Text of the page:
Wednesday, February 23, 2005

The Name Game

I know I'm hardly the first person to blog about choosing names for characters in a book, but lately this topic has been high in my mind. I have a hero who has undergone several rounds on the name treadmill, and it's struck me how bizarre naming fictional people can be.

Sometimes a character's name comes to me instantly, almost the same moment the character him- or herself arrives on my doorstep. It's a no brainer - they just are who they are. Other times I'll have a guy or a girl who just refuses to be named. Nothing sticks. Anything I come up with is either too trite, too boring, or has too many stereotypes tied to the name.

It's at those times I whip out my handy-dandy baby naming book (I use a very good one, A World of Baby Names, that has names from 31 different nationalities and cultures). My problem is that so many of my characters end up with names that start with A, B, or C because I work my way front to back. I need to just open a page and go with whatever I find there. I usually don't pay attention to the meaning of the name unless, of course, it so happens to perfectly fit my character.

I notice that writers seem to swing in one of two directions. There are those who stick with the clearly roguish for heroes and extremely exotic for heroines. The Raffes, Tristans, and Wesleys paired with the Esmeraldas, Rowenas, and Andriannas. Then there are those writers who seem to actively try to be ordinary when naming charactes. Mikes, Nicks, Lous find love with Sarahs, Kates and Kellys. One of my favorite ordinary named characters can be found in Suzanne Brockmann's Over the Edge in the form of hero Senior Chief Stanley Wolchonok. His name actually served a great purpose, because the man SB described was far from glamorous and movie-star handsome. Neither is the name Stan. It was an easy connect to make because when I saw the name, I could clearly imagine the kind of guy who I think would have it.

I tend to fall in the middle of the naming spectrum. I like names that are unusual, but I don't want to be so out there that the reader is constantly reminded that they are reading fiction. I mean, how many guys do you really know named Wolf? Or women named Anastasia? Sadly, most of my favorite hero names are also the favorite hero names of a lot of other writers. My own son is named Jake because I love the name so much, but do you have any idea how many Jakes there are on the romance novel shelves? Gads!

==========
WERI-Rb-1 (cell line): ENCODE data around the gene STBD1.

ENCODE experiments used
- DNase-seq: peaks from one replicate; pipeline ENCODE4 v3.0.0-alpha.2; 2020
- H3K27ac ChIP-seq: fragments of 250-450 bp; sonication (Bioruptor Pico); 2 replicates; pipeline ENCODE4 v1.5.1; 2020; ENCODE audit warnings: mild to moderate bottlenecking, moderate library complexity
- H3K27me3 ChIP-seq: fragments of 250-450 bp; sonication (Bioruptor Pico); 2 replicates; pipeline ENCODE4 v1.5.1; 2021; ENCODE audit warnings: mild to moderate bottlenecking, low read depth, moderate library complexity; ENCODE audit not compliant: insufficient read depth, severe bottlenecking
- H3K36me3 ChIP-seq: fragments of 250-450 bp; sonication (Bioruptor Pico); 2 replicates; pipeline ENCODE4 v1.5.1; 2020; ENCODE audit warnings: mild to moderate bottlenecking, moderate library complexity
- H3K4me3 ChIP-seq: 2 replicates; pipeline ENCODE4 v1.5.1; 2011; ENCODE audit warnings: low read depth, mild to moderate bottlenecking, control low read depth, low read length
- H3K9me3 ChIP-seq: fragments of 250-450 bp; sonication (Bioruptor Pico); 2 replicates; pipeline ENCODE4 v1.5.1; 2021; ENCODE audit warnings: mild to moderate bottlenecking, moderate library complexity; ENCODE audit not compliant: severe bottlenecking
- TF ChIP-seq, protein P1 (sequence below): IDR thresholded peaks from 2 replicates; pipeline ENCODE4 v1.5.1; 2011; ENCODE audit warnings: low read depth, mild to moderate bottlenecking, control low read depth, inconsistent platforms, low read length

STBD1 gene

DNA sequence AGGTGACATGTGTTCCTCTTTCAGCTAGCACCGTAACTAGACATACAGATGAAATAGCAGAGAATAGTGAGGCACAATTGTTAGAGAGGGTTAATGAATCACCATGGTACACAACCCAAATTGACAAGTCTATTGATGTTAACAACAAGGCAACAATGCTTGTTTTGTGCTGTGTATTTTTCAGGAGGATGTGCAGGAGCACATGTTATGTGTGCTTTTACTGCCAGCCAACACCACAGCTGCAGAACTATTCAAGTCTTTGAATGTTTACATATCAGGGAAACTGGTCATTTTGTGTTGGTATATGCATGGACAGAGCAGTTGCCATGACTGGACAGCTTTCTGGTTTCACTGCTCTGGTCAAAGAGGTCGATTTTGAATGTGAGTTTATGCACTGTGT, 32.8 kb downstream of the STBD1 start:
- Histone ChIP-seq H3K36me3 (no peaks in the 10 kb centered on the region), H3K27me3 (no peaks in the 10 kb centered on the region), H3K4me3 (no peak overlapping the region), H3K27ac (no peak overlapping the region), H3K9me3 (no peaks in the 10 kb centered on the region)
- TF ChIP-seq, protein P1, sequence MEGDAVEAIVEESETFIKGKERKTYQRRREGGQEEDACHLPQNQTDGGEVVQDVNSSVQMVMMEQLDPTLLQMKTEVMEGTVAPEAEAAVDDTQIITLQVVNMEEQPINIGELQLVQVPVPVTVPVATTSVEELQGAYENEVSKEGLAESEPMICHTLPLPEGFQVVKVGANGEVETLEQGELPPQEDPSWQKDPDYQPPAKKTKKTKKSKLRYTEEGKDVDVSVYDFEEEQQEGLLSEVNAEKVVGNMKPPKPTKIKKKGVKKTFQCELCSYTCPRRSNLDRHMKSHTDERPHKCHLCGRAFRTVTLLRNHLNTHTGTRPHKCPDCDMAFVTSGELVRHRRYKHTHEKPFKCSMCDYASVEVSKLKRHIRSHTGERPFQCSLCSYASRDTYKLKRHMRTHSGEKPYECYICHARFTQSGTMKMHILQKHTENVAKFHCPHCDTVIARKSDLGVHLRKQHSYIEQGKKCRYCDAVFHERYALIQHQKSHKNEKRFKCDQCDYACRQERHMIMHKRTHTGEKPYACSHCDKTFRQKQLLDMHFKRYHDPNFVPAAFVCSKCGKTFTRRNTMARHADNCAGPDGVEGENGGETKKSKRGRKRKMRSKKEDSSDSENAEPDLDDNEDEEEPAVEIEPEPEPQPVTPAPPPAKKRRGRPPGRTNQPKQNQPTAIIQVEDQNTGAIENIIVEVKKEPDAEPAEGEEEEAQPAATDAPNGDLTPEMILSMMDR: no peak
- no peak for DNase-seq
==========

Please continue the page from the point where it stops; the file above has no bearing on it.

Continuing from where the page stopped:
My other concern when coming up with names is how true I can be to original spellings. I have a book started that is set in mid-eighteenth century Scotland, and I'd love to use the Gaelic spellings for the names I've chosen. However, is it worth giving some readers who don't appreciate such authenticity a reason to put down my book simply because I like Ealasaid better than Elizabeth? I know that when I can't mentally pronounce a character's name, I always think to myself "That E girl" whenever I come across it in the story. Surely that has to add to the distance between me and my involvement with the characters? That I wouldn't even be able to pronounce their names if I actually met them in person?

Today I found the perfect name for my recent un-named hero in one of the most unlikely of places - real life. I won't go into details to protect the innocent, and I did alter the last name quite extensively. But even so, I do have a tiny fear that this person (a man) will some day happen to pick up my tiny little romance novel (not likely on multiple levels) and gasp with a "Hey! That guy has my name!" Even so, I'll take the chance because finally, finally I've found a name that really works for both me and my hero. It starts with an A (coincidence) but can be shortened to a non-A nickname, which I plan to do anyway.

Nice thing about naming fictional characters is that they can never complain to you about your choice. I suppose if they really hated the name, they could complain about it via the story. But unlike real live children, they'll never try to make everyone call them "Silver" simply because they don't like the name you've sweated over. Don't ask. It was a long, long...long time ago.

3 comments:

Wendy said...

Lynn, you and I might be a sharing brain. I blogged about the name game yesterday, too. Too funny.

On another note, would you like to 'borrow' that ebook and see for yourself?

Wendy said...

That was to be 'sharing a brain' and clearly I'm not in possession of it today.

Lynn M said...

Yeah, Wendy, I LOL when I saw you were in the same naming dilemma. Honestly, it must be a universal problem, which makes me feel better about it. :)

About that e-book - do you think I'd like the book? I mean, I know you don't know my tastes, but what did you honestly think about it? If you liked it, chances are I would, too. But if it was simpley meh, then I'd probably think the same. Let me know - maybe an excerpt is the way to go. I can usually tell by the end of the first chapter if I think I'll like something.

Thanks for the offer :))
L.